There was a time when politicians were honest men, simply trying to make this great, great country proud. Robert F. Kennedy was a man from such a time, and being the noble senator that he was, he took a bullet right through the head for this country. Even though his assassination was global news though, his famous “last words” have just been revealed by the busboy who held him as he passed away.
It was a day that many can still remember, as clear as ever. Most people were sitting at home, or busying themselves at work when the news declared: “BREAKING! Robert F. Kennedy Is Dead!” As grief and shock spread through the nation, many found solace in the fact that he’d given his life for this country…and that his sacrifice would not be in vain.
Just today however, nearly 50 years after the assassination of Robert F. Kennedy, the busboy who held him as he drew his last breath, revealed the heartbreaking words that he spoke before he died. Rather than selfishly asking for help, or demanding that his assassin be killed at once, his words were of concern for others.
Fox News reports:
Nearly 50 years after the assassination of Robert F. Kennedy, the busboy who held the dying senator detailed his last words in a Friday report.
Juan Romero, who was 17 at the time of the 1968 slaying in Los Angeles, was working on that early June night when the presidential hopeful made remarks at the Ambassador Hotel, he recalled in an interview with StoryCorps, according to NPR.
After Kennedy spoke to supporters, following his victory in that day’s California Democratic presidential primary, he was reportedly ushered through the hotel’s kitchen, where he paused to greet employees, including Romero.
“I remember extending my hand as far as I could, and then I remember him shaking my hand,” Romero reportedly said during the interview. “And as he let go, somebody shot him.”
“Is everybody OK?” he asked, to which Romero said he replied, “Yes” before cushioning the senator’s head with his hands.
“I could feel a steady stream of blood coming through my fingers,” Romero reportedly said. “I remember I had a rosary in my shirt pocket and I took it out, thinking that he would need it a lot more than me. I wrapped it around his right hand and then they wheeled him away.”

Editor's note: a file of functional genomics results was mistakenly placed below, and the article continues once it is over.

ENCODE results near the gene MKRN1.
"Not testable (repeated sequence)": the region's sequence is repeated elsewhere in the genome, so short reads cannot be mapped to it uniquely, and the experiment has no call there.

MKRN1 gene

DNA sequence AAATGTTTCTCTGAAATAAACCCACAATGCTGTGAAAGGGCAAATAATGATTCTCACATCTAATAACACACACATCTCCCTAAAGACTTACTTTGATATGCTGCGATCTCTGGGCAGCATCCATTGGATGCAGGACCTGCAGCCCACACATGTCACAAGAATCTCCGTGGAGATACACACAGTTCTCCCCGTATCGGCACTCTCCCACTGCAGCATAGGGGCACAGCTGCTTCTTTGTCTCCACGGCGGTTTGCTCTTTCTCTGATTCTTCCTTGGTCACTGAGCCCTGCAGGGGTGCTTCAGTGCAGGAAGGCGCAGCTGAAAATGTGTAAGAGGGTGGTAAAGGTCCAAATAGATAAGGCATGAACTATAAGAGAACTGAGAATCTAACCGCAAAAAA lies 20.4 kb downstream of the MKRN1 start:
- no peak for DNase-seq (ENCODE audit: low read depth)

The following day, Romero recalled sitting on a bus near a woman who recognized him from a photo in the newspaper, the report said. After which, he reportedly remembered “looking at my hands and there was dried blood in between my nails.”
Romero also detailed his first interaction with the New York senator, which he said took place a day before he was shot. Kennedy was reportedly making a phone call when the busboy and another employee arrived with room service.
“He put down the phone and says, ‘Come on in, boys,'” Romero said, according to the report. “You could tell when he was looking at you that he’s not looking through you — he’s taking you into account. And I remember walking out of there like I was 10 feet tall.”
That feeling reportedly stuck with Romero as the years passed. During the interview, he recalled purchasing a new suit and going to Kennedy’s burial site to offer his respects in 2010.
“When I wore the suit and I stood in front of his grave, I felt a little bit like that first day that I met him,” Romero reportedly said. “I felt important. I felt American. And I felt good.”
“Is everybody OK?” were his final words—the words he spoke before passing over to the golden gates. He was not a man filled with contempt or hatred, demanding that his assassin be put to death and tried for treason. He was not a man of pity or selfishness, declaring that others should come to his need. No—he was a man of honesty.
He couldn’t give a damn about his own life being taken away from him, because he was so concerned for the safety of his fellow Americans. This is TRUE patriotism, and it’s the kind of patriotism that we see in President Trump when he gives a speech to the “deplorables” and the forgotten Americans. These are the kind of men that we need in office, making our country great again.